An audience at the Met can be divided into two parts. First are people who are there because it is a nice cultural experience. They have read the latest Knausgaard book, and they know that they like the opera in principle. They’re only ever really excited by Puccini’s schmaltz, but they can be brought around to something especially pretty in Mozart or Donizetti. They yell bravo to female singers and give standing ovations for everything. These are good-hearted, Hillary-voting Americans, and there is a place for them in the world to come.

The other set, who were there last night in far fuller force than usual, carry the whiff of evil. They are the powerful people who underwrite the whole thing. They are in a much sorrier condition: they despise the opera, but they must talk about how much they love this or that fashionable singer, or they will be cast from polite society. They dress in gems and dead animals.. They know not what they do.

I sat down and the second act’s prelude began, almost in time for The Claw in front of me to finish browsing Grindr. The curtain rose on a tall space-age platform operated by robotic machinery. But now not even Eurotrash could prevent me from really enjoying one of the most glorious works of music that’s ever been composed. Tristan and Isolde, drunk on a love-potion, curse the very world for keeping their souls apart from each other. They realise, as lovers usually do, that mere fleshy enmeshment gives only meagre satisfaction to the spirit. They promise, as lovers usually don’t, to die, melt into eternity, and become each other forever. They are plunged together into night, and they curse the looming daylight.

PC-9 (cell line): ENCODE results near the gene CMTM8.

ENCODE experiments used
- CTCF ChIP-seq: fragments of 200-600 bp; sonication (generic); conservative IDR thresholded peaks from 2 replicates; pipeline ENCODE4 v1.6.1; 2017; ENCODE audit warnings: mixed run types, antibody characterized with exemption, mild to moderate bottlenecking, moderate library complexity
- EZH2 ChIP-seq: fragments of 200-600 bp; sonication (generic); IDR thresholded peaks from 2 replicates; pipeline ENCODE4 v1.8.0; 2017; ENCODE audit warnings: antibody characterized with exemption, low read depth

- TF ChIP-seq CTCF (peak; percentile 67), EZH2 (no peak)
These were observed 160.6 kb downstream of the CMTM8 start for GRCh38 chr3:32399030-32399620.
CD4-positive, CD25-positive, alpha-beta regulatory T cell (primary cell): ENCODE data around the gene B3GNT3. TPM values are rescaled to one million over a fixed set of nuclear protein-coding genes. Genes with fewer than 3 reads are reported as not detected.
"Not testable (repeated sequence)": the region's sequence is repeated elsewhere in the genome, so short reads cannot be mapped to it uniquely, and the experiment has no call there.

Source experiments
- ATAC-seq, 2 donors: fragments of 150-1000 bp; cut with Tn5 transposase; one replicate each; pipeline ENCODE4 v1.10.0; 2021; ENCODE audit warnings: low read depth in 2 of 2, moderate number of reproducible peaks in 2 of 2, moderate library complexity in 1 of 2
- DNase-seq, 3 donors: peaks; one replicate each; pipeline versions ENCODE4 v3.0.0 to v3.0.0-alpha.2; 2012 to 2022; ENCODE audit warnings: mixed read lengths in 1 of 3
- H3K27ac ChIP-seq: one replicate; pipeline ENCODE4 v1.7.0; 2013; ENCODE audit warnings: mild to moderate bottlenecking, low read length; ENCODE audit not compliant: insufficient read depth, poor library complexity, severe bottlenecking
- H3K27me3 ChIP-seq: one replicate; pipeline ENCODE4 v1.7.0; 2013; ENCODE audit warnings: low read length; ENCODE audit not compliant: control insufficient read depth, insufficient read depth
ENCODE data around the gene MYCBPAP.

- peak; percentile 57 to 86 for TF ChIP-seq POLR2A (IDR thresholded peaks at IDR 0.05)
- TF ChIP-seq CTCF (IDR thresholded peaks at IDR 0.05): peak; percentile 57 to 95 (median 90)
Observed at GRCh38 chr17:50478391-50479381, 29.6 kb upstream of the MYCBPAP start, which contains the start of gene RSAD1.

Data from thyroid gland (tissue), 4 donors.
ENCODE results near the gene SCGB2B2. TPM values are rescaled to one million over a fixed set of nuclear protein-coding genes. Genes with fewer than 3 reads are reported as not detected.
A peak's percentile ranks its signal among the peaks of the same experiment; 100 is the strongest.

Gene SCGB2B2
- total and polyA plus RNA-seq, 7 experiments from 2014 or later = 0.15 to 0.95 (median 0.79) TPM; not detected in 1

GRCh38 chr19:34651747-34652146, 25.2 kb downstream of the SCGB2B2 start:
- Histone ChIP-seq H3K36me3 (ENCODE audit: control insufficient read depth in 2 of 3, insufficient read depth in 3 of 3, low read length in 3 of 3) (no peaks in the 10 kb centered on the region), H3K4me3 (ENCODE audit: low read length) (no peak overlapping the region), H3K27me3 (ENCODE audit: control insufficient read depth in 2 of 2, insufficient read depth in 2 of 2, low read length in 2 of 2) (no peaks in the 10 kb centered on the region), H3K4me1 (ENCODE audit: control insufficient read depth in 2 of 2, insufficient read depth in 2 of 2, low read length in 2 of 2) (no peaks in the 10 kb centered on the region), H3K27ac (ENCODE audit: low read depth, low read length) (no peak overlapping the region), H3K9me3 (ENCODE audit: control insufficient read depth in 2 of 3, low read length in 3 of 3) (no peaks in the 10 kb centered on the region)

Brangæne, from offstage, began to sing the sublimest part of the opera: the dawn is breaking, and the lovers ought to beware the light. They cannot be sewn together forever. No gray morning illumined the stage at this point, but a violent fluorescent lamp and and then some more cybergraphics. I tried to shut my eyes, but the horrible light was so intense that it leaked through my eyelids.

There is a moment in every man’s life when he realises why he has strangled himself with a strip of fabric on every important day and night of his life. Mine was the 26th of September, 2016. When next the music swelled, I pulled my tie from out of my collar, and found that it was just wide and thick enough to make a blindfold. The opera became untellably better. I sank into a deep trance that lasted until the end of the act.

It was interrupted once, when I was shaken firmly by my chucking neighbour, a delightful Romanian woman, who whispered: ‘you have to see this.’ I lifted the blindfold to find Tristan and King Mark sitting in a bluish cellar on huge rubber barrels of hazardous waste, a big ventilating fan rotating lazily above them. I know the libretto, and the scene was not meant to have shifted since I had covered my eyes. But for some reason Treliński had gotten bored with cyborg watchtower, so TimeSplitters basement it was for the balance of Act II.

Act III, for which I heard completely blind, was without exaggeration one of the most intense experiences of my life. I spent a full hour and a half in a tunnel of darkness, prey to the most savagely beautiful music that has ever filtered up to mortals from the abyss.